Because the different types of pain don't always respond to medication the same way, it can be difficult to make sweeping generalizations about the effect of CBD on pain. But, with that said, here's what researchers know so far.
Early research is... not super-helpful
Want to look at the high-quality studies that specifically test CBD's effect on pain? Well, there aren't any. Up until December of 2018, CBD was classified by the federal government as a Schedule I substance (along with marijuana), making it extremely difficult to study. Now that CBD is legal under circumstances, that might change.
"There's a lot of studies that have been done in animals and those tend to show that it's anti-inflammatory and that it does have some analgesic effect," says Boehnke. "Unfortunately they haven't been well translated in humans."
But that's not to say studies focusing on medical marijuana and pain don't exist. They do. They just tend to look at the use of CBD in conjunction with THC, or delta-9-tetrahydrocannabinol, the compound in cannabis that can make you "high." That's because researchers believe the two work better together.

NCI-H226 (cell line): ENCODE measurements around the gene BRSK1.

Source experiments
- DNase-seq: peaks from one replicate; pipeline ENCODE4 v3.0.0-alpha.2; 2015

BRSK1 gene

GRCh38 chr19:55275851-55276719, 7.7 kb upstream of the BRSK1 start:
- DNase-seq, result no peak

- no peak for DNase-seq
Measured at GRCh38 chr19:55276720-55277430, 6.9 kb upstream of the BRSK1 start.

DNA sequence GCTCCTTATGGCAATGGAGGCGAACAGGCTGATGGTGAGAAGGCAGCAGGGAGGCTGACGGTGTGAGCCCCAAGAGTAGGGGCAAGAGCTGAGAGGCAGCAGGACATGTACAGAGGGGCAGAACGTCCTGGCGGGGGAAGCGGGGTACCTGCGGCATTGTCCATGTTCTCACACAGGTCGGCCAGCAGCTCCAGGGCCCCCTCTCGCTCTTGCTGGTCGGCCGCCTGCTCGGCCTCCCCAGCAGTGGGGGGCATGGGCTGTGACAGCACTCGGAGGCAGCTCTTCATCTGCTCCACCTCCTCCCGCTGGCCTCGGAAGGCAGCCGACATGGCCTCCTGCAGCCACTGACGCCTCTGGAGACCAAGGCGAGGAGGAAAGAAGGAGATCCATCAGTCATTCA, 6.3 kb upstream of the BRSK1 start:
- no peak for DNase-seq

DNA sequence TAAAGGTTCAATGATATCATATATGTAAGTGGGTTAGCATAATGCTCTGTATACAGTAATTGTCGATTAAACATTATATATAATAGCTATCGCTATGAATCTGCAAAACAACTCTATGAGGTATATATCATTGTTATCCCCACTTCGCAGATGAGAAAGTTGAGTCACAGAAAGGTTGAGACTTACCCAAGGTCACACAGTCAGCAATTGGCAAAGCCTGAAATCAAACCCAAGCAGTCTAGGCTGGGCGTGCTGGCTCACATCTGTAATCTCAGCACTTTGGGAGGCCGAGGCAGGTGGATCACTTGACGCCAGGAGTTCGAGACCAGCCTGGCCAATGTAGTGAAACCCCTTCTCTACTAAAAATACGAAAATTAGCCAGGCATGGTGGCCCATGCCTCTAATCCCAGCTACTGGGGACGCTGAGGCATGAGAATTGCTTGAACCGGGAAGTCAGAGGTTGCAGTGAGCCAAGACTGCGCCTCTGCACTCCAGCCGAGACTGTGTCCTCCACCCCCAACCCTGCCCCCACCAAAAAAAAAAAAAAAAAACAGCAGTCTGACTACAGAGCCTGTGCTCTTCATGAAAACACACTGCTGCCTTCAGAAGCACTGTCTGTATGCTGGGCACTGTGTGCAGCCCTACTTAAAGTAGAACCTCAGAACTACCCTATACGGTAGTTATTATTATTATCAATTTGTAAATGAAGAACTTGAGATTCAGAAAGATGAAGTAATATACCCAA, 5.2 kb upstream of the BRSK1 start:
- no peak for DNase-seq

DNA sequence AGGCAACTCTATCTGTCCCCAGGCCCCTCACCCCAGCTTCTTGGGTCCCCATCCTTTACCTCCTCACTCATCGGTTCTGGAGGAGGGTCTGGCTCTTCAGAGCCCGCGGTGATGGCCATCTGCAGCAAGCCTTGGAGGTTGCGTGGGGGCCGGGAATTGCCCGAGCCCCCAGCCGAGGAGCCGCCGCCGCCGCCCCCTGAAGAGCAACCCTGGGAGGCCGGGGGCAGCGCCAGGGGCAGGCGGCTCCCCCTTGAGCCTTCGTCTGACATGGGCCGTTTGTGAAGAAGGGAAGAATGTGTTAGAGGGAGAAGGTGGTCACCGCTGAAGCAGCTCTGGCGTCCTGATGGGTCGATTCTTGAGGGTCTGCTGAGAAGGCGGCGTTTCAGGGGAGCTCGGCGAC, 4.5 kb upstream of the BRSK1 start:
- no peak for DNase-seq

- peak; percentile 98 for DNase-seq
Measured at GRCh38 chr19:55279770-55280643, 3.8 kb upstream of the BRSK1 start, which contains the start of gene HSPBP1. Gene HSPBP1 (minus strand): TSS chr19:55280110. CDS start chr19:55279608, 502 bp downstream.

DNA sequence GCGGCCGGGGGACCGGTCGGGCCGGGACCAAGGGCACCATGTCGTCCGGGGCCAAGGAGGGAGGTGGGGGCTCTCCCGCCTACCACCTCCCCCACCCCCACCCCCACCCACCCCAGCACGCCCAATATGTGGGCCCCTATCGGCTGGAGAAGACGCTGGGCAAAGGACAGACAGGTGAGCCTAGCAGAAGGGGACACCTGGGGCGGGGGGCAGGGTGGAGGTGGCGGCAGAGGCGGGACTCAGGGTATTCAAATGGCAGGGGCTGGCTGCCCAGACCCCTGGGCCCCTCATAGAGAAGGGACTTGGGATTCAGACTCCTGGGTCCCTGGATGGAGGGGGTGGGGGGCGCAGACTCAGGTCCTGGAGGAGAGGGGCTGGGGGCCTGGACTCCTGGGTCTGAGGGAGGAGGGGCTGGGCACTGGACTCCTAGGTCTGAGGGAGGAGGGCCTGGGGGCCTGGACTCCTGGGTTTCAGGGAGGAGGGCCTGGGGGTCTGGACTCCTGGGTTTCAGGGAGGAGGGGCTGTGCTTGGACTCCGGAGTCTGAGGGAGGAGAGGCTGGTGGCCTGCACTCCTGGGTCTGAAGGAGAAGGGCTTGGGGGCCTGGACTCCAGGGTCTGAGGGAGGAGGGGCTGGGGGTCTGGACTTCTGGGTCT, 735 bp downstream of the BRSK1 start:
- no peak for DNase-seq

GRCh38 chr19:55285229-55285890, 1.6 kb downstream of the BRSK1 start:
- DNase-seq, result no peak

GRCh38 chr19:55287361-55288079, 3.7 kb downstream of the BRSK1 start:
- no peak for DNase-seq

"It seems like if you take them together, you can tolerate more THC without having the same types of side effects," says Boehnke, referring to THC's penchant for causing intoxication and impairment. "Also, taking CBD and THC together, compared to a similar amount of THC alone or CBD alone, seems to have better analgesic effects."
There have actually been a number of meta-analyses published evaluating the strength of data on cannabis and pain. The problem is, they've come to somewhat conflicting conclusions.
A 2017 review by the Department of Veterans Affairs found "low-strength evidence that cannabis preparations with precisely defined THC-cannabidiol content (most in a 1:1 to 2:1 ratio) may alleviate neuropathic pain but insufficient evidence in populations with other types of pain."